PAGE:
Democrats Erika Hancock and Kristie Powe vie for Frankfort seat

Published 5:24 pm Monday, May 13, 2024

After 21 years, longtime Frankfort state representative and current Democratic Minority Floor Leader Derrick Graham is retiring.

Two Democrats and one Republican filed to replace Graham in the upcoming election. The Democrats, Erika Hancock and Kristie Powe, will compete in the May 21 primary. The winner will face Republican Kyle Thompson in the November general election.

Why are the candidates running?

Erika Hancock has been building relationships in Frankfort for 23 years as a State Farm insurance agent. She’s served on several community boards, including United Way and the Sunshine Center, and said she’s a “unifier by nature.”

Hancock said she’s tired of the political divide. She wants to move forward with compromise, civility and mutual respect.

“In business, I’ve always had to take different perspectives, whether it be the company and the customer, and bring them to a mutual understanding when we make hard decisions,” Hancock said.

Hancock’s campaign  has raised $63,000, including contributions from the Kentucky Attorney’s Political Action Trust and First Lady Britainy Beshear.

Kristie Powe is a longtime Frankfort resident. She serves as chairperson of the Frankfort Human Rights Commission, president of Focus on Race Relations and is a member of the Frankfort Chamber of Commerce.

Powe worked for the nonpartisan Legislative Research Commission for eight years, handling requests from state legislators. She said she realized there was a need for change.

“There were a lot of constituents that no longer felt like they were being listened to, no longer felt like their needs were being addressed and started to feel like they weren’t part of that top percent that was being served by the bills that were being drafted,” Powe said.

Powe’s campaign has raised $11,000.

Key issues

Hancock has three priorities: supporting state workers and retirees, supporting local Frankfort growth and making childcare safer and more affordable.

House District 57 is home to many state workers and retirees. State workers haven’t gotten raises in over a decade, and state pensions are not sufficiently funded, particularly considering inflation, she said.

“It’s essential to our local economy to make sure we take care of those people,” Hancock said.

As a mother, Hancock said affordable childcare is crucial to keep families in the workforce. Universal pre-K would help prepare Kentucky kids for Kindergarten, she added.

Finally, Frankfort growth has stagnated recently, Hancock said. If elected, she said she would support growth measures.

Powe also thinks providing raises and cost of living increases to state workers and retirees is a top need. The majority of the district’s constituents are marginalized people, she said, but that’s not who the state legislature is serving.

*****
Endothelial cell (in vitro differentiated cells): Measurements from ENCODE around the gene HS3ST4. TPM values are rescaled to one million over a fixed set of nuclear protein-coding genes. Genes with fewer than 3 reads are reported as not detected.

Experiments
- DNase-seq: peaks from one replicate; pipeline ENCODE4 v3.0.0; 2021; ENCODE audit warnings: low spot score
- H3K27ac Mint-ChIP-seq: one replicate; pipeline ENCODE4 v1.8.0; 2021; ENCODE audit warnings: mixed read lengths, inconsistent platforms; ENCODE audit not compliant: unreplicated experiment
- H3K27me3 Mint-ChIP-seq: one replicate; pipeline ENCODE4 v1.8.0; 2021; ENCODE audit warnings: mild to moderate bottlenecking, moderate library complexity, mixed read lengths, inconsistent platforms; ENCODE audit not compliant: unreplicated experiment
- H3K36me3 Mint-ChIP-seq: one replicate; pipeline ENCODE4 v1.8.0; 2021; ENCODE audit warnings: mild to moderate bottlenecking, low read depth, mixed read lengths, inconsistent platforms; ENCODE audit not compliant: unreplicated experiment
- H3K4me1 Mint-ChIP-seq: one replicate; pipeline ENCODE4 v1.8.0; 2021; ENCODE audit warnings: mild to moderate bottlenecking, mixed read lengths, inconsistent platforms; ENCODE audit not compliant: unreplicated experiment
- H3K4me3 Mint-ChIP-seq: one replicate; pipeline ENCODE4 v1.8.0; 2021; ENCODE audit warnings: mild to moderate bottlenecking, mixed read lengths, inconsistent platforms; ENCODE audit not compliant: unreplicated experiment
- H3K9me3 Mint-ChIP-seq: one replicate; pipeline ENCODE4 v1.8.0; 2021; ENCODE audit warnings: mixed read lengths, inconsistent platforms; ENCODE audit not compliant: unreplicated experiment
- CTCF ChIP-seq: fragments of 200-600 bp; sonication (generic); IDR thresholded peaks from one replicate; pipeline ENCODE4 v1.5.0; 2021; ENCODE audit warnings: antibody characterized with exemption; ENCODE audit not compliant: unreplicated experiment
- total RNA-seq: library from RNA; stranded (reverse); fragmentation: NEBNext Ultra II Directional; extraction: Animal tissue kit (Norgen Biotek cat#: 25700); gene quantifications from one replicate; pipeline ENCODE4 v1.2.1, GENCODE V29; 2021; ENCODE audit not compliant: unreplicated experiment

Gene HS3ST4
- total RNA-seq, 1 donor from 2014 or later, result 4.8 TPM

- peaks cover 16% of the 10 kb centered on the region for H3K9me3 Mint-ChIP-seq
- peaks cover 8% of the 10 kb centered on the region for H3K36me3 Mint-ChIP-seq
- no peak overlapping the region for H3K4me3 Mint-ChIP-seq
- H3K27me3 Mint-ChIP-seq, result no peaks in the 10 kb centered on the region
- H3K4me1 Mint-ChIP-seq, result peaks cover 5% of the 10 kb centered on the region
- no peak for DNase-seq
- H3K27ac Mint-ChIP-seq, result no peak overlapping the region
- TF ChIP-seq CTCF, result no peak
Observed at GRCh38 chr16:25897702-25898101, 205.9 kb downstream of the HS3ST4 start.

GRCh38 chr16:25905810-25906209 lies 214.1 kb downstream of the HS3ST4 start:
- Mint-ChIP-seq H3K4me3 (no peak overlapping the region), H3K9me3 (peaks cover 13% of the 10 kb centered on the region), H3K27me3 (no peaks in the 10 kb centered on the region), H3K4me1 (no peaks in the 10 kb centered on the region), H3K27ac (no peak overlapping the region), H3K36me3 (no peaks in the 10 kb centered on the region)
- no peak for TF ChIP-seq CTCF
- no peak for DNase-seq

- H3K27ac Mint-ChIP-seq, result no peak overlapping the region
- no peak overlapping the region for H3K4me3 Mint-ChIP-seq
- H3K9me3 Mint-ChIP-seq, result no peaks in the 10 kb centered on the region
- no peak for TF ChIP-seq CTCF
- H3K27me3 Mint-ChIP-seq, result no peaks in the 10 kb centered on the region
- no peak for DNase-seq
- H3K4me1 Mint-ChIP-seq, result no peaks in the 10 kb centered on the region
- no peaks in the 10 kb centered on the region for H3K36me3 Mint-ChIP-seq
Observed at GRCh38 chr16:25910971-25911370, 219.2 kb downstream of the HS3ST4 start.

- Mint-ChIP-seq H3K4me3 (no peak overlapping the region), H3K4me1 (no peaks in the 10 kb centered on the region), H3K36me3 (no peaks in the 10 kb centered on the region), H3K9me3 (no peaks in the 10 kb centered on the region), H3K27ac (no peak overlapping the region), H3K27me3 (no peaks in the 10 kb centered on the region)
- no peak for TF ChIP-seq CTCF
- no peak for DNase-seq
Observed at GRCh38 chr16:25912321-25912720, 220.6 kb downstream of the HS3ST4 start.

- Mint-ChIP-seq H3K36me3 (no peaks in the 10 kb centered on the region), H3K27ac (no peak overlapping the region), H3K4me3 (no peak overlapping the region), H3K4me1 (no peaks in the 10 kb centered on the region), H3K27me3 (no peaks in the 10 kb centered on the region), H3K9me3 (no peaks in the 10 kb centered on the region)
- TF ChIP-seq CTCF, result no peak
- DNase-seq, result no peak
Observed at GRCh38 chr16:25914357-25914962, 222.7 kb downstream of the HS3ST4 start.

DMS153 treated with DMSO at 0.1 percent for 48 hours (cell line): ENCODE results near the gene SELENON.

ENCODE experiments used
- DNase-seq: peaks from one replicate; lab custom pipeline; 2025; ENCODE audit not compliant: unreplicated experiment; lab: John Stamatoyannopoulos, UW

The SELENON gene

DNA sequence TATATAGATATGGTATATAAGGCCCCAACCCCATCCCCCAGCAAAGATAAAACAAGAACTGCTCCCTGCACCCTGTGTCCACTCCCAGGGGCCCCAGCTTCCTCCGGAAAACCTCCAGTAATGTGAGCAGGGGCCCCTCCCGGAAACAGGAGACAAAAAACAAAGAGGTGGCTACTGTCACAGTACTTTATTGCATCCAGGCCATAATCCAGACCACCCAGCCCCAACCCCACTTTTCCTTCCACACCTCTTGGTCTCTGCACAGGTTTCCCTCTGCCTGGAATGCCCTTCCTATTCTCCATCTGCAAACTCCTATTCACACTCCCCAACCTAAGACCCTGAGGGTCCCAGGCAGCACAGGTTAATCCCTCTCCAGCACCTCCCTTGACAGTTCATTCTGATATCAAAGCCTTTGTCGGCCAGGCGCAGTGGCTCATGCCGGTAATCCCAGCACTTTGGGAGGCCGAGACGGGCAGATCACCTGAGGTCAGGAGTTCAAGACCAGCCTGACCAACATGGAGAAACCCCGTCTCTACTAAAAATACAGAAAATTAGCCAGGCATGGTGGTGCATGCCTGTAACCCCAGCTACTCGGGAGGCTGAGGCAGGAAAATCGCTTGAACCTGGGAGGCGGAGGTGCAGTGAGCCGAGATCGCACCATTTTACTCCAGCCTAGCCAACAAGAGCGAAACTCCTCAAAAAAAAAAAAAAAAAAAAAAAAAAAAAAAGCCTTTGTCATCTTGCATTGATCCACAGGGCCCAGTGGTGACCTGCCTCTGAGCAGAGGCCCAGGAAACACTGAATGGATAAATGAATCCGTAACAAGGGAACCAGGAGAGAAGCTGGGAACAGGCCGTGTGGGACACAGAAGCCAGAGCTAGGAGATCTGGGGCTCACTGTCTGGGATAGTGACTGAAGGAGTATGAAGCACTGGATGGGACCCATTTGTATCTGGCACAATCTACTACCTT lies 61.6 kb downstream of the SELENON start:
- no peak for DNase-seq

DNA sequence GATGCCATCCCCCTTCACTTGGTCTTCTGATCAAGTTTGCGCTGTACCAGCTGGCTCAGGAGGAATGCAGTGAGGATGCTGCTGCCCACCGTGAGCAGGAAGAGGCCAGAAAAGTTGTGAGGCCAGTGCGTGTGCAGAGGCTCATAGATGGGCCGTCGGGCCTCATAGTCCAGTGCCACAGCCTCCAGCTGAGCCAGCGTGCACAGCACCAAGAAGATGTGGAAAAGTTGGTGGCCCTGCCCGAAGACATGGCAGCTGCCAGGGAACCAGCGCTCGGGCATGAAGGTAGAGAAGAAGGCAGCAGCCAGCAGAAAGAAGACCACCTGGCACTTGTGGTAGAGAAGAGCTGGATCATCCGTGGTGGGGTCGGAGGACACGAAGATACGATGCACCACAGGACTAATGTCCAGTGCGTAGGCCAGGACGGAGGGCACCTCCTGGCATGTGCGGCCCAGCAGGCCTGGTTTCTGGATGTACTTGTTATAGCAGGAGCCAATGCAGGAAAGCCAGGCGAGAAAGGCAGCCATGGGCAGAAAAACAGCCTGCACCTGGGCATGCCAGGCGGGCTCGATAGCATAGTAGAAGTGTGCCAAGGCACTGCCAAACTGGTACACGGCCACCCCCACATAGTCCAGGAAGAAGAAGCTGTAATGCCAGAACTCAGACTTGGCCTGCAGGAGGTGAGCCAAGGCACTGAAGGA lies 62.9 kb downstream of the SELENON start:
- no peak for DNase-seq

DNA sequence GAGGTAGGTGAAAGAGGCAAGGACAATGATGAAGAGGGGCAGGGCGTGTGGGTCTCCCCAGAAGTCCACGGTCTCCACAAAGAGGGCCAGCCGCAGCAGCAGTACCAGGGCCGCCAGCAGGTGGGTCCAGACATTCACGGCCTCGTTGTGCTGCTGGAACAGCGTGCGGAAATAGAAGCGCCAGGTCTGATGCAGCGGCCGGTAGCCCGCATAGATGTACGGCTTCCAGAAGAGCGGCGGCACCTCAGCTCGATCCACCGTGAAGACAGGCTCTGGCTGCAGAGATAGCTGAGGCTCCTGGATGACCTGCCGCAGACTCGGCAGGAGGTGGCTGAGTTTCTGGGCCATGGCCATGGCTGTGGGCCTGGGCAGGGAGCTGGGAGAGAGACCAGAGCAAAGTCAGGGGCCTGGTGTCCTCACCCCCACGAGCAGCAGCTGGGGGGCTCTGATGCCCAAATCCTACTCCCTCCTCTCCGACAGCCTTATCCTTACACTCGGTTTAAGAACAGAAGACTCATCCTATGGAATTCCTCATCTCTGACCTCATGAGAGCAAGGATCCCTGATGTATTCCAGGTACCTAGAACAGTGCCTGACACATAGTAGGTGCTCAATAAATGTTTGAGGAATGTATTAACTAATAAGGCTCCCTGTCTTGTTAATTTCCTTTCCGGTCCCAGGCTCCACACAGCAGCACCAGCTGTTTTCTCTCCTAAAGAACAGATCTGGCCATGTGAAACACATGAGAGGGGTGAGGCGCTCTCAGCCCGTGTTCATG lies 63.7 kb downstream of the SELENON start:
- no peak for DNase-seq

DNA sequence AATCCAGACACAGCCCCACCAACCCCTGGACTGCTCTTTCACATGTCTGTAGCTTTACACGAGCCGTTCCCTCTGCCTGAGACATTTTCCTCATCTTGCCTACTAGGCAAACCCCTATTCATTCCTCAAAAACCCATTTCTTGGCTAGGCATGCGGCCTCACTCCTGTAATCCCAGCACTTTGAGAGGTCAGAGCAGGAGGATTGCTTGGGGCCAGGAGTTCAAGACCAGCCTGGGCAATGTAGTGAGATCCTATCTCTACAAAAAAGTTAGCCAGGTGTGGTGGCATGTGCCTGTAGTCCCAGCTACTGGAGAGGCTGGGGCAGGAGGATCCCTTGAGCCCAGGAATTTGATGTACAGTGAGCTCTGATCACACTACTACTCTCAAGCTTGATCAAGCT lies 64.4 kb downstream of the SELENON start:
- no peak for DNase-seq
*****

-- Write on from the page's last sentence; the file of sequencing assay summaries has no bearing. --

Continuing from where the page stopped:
“The majority of the bills that they introduced had to do with things to dismantle programs that were put in place to help marginalized people,” Powe said.

Powe also wants to address women’s health holistically, to ensure women have access to quality medical treatment and sound healthcare decision making.

She’s concerned about the closure of public services in Frankfort, like the Simon House, a nonprofit shelter for homeless families and individuals which will close this summer due to lack of funding and staff. Frankfort’s Sunshine Center may not be far behind.

“Our drug and opioid crisis here is out of control, yet we don’t have any centers that actually address the issue,” she said. “We don’t have any centers that help people with treatment, that house them.”

Frankfort as a Democrat

Democrats hold a super minority in the legislature, with 27 of 138 seats. Considering this, it’s difficult to pass Democratic priorities.

Hancock said this is where her commitment to civility and hearing other perspectives will come into play.

“I have no ego in it,” she said. “So even if I just contribute to an idea that somebody else puts their name on, that’s okay, as long as it gets done.”

As a former LRC employee, Powe said she’s already developed relationships on both sides of the aisle. She understands the importance of making bills “win wins” and knows how to make bad bills better, she said.

State issues

Hancock and Powe both oppose allowing state funds to go to non-public schools. In November, Kentucky voters will decide whether to change the state constitution to allow the legislature to legalize school choice measures like charter schools and private school vouchers.

Powe said “stifling education” is a problem: “When you close people off to what happened in the past, you’re going to repeat some of those mistakes in the future,” she said.

She supports diversity, equity and inclusion iniatives, because the problem DEI was established to fix—racism—still exists, Powe said.

She added that educators should be paid more, and that the SEEK increase was a baby step in the right direction.

Hancock said less people are going into education, and so Kentucky needs to figure out how to get people excited about teaching again, maybe with incentives or better tools. She sees behavior problems as one root cause of disinterest, and suggested focusing more on early mental health intervention to fix them.

“Let’s figure out ways to help people in those situations versus just shuffling them around or kicking them out of school, which only makes it worse,” Hancock said.

Powe does not support the income tax reduction, and Hancock said she only supports it if done for the “right reasons,” not for political gain.